Monte Carlo simulation of the 6 by 8 cellular configuration was done using Matlab™ allows examination of the various products and the resulting output ports. For simulation convenience the six input signals were simulated as 21, 23, 25, 27, 29 and 31 Hz rather then as radio frequencies as would normally be the case of interest. FIG. 3 shows the average power found at each output port of the inverse transform matrix circuit as a function of frequency. For the power levels in the simulation, a power of −9.3 dBw corresponds to the desired signals being transmitted that were applied to ports 1, 2, 3, 4, 5 and 6 of the 8th order transform matrix circuit 230. It can be seen that these appear at output ports 6, 5, 8, 7, 2 and 1 of the 8th order inverse transform matrix circuit 248, and that no desired signal appears at ports 3 or 4 of the 8th order inverse transform matrix circuit 248. This corresponds to the mapping shown in FIG. 1b.
By examining the power levels and statistics of the Matlab simulation results, it is possible to determine the quantity and types of products at each output port/frequency combination of FIG. 3 as follows:
−61.6 dBW Two-signal 3rd order product, 2fa−f b
−55.6 Three-signal 3rd order product, fa+fb−fc
−54.8 Two 2fa−f b plus one fc+fd−fc
−52.2 Two three-signal 3rd order products.
From this it is readily apparent that many output port/frequency combinations have no third-order products at all and others have one, two or three. This steering effect of the intermodulation products permits one to dissipate intermodulation products in resistive terminations that receive no desired signal power. Additionally, it permits one to minimize the effect of intermodulation products by careful choice of antenna ports. For instance, in FIG. 3 there are no third-order intermodulation products lower in frequency than the transmitted frequencies that are sent to output port 6 of the 8th order inverse transform matrix circuit 248.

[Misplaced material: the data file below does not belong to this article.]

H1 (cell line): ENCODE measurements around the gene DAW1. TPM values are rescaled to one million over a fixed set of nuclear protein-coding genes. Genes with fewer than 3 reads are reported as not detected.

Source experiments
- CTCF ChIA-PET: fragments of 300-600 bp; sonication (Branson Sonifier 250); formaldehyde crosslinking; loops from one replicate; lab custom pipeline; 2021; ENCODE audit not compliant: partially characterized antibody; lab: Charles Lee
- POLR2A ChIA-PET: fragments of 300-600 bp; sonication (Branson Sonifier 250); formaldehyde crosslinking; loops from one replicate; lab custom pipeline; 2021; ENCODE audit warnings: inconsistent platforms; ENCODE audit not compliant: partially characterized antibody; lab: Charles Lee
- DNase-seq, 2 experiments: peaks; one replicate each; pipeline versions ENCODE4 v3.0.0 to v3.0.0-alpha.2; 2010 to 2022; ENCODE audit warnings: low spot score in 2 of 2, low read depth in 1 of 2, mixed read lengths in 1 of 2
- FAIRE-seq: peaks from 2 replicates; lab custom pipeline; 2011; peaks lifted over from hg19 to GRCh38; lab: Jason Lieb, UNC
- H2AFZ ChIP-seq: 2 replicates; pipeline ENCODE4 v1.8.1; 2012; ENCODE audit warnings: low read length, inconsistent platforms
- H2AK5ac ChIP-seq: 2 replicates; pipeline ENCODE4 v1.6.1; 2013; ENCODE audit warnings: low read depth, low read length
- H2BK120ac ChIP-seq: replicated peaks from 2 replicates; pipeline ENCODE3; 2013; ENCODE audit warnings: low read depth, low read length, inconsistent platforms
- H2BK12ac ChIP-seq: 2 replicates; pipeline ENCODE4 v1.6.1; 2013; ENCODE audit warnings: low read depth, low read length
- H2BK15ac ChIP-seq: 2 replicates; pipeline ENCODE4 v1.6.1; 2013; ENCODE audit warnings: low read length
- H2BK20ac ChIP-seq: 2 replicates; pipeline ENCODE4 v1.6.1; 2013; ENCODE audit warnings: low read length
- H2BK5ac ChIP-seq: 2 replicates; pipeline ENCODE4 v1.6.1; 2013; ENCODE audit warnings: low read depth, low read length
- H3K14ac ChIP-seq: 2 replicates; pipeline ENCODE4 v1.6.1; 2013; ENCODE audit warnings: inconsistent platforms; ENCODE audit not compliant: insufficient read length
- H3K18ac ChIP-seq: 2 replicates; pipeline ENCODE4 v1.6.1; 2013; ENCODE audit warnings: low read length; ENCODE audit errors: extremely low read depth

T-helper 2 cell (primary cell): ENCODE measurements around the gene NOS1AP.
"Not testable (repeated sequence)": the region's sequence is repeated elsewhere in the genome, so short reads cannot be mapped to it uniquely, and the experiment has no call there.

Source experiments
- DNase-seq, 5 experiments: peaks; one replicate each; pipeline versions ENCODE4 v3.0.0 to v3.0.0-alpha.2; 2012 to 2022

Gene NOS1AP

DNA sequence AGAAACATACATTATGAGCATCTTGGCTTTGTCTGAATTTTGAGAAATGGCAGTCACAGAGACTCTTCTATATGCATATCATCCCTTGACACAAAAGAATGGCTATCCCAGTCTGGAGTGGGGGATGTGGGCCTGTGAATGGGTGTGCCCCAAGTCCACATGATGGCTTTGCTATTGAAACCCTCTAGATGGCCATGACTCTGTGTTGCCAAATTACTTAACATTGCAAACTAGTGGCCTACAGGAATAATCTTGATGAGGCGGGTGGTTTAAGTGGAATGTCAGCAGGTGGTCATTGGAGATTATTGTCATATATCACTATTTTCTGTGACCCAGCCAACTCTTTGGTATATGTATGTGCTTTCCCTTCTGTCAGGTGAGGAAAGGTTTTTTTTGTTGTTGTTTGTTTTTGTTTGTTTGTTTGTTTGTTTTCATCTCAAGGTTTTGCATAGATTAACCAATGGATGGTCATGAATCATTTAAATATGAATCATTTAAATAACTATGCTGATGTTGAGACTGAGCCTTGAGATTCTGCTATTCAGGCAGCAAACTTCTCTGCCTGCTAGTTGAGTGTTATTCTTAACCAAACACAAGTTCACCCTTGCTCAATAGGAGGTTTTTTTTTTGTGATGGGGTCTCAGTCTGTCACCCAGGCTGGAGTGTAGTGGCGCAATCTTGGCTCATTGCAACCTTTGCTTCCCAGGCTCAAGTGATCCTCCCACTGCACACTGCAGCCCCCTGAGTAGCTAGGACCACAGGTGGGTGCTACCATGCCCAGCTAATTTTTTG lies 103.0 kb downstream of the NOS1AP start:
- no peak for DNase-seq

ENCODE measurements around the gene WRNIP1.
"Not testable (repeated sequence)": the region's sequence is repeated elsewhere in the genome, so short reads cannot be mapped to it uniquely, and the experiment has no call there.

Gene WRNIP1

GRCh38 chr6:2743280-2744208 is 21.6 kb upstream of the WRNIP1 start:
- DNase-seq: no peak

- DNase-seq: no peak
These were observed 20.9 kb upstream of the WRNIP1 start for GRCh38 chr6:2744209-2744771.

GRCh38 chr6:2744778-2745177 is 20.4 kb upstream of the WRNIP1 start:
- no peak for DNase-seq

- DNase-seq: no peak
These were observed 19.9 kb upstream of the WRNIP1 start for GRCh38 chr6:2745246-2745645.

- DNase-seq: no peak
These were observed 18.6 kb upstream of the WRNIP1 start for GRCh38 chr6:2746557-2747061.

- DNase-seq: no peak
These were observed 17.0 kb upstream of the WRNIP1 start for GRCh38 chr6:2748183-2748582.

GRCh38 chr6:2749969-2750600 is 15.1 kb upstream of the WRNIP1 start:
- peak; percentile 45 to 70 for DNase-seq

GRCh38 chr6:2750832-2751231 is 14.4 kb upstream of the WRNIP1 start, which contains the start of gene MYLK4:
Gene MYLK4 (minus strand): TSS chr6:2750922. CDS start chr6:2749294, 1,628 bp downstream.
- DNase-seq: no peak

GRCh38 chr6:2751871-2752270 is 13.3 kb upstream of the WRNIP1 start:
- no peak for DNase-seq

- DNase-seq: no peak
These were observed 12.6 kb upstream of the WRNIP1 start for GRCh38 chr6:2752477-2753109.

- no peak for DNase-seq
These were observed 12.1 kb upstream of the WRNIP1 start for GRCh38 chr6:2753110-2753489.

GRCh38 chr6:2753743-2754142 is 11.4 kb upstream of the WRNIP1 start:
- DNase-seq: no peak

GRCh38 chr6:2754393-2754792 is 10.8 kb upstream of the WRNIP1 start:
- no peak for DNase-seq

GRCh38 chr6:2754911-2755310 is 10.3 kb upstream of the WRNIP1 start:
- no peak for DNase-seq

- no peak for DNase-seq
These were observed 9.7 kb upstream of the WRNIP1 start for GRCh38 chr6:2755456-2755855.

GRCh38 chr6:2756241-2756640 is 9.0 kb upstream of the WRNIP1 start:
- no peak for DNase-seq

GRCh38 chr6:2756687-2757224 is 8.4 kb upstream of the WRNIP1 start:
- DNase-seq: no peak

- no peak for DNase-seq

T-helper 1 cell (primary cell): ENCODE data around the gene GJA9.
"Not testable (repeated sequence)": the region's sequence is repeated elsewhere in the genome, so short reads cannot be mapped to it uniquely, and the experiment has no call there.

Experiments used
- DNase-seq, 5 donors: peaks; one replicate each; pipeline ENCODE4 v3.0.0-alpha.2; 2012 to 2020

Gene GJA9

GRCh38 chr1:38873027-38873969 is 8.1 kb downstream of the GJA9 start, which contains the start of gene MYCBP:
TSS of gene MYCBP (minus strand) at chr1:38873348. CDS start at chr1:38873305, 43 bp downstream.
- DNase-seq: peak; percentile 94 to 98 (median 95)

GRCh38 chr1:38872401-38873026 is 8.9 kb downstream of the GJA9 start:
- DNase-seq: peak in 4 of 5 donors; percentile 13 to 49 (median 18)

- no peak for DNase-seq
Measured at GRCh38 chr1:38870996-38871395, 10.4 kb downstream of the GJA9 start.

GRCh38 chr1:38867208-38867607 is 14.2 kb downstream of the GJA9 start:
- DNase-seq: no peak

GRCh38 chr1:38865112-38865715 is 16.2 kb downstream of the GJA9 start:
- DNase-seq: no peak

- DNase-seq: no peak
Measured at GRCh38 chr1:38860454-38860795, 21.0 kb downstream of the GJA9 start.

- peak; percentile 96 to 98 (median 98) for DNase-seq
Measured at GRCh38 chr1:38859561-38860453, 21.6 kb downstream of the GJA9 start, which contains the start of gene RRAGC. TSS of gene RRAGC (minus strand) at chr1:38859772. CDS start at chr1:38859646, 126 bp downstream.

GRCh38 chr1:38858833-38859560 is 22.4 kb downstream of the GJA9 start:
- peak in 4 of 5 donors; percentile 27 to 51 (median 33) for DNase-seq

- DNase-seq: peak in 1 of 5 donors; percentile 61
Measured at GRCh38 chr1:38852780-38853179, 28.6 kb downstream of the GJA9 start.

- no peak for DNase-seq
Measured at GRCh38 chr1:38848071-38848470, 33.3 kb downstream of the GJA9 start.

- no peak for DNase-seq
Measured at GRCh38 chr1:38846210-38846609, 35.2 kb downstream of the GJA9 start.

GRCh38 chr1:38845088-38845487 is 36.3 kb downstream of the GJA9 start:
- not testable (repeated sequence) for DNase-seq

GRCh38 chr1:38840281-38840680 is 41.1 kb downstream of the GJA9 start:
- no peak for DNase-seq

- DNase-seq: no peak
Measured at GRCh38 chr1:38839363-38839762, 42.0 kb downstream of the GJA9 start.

Experimental measurements of intermodulation in the 6 by 8 cellular configuration were conducted while using less than six input signals, in order to have no more than one product at any output port/frequency combination. These fully verified the steering characteristic of the network as predicted in the simulation.
Although the present invention has been described and discussed herein with respect to embodiments, other arrangements or configurations may also be used that do not depart from the spirit and scope of the invention.
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|International Classification||H01Q3/40, H04L25/03, H03F3/60, H04B7/06, H01Q3/26|
|Cooperative Classification||H03F3/602, H01Q3/40, H04L2025/03522, H04B7/06, H01Q3/26, H04L25/03159|
|European Classification||H01Q3/40, H03F3/60C, H01Q3/26, H04L25/03B3|
|Jun 17, 1998||AS||Assignment|
Owner name: RADIO FREQUENCY SYSTEMS, INC., NEW JERSEY
Free format text: ASSIGNMENT OF ASSIGNORS INTEREST;ASSIGNOR:MEREDITH, SHELDON K.;REEL/FRAME:009256/0256
Effective date: 19980616
|Aug 10, 1998||AS||Assignment|
Owner name: RADIO FREQUENCY SYSTEMS, INC., NEW JERSEY
Free format text: ASSIGNMENT OF ASSIGNORS INTEREST;ASSIGNORS:LARKIN, ROBERT S.;MEREDITH, SHELDON K.;REEL/FRAME:009380/0509
Effective date: 19980710
|Jul 30, 2004||FPAY||Fee payment|
Year of fee payment: 4
|Nov 18, 2004||AS||Assignment|
Owner name: RADIO FREQUENCY SYSTEMS, INC., CONNECTICUT
Free format text: MERGER AND NAME CHANGE;ASSIGNORS:RADIO FREQUENCY SYSTEMS, INC.;ALCATEL NA CABLE SYSTEMS, INC.;REEL/FRAME:015370/0553
Effective date: 20040624
|Aug 5, 2008||FPAY||Fee payment|
Year of fee payment: 8
|Aug 2, 2012||FPAY||Fee payment|
Year of fee payment: 12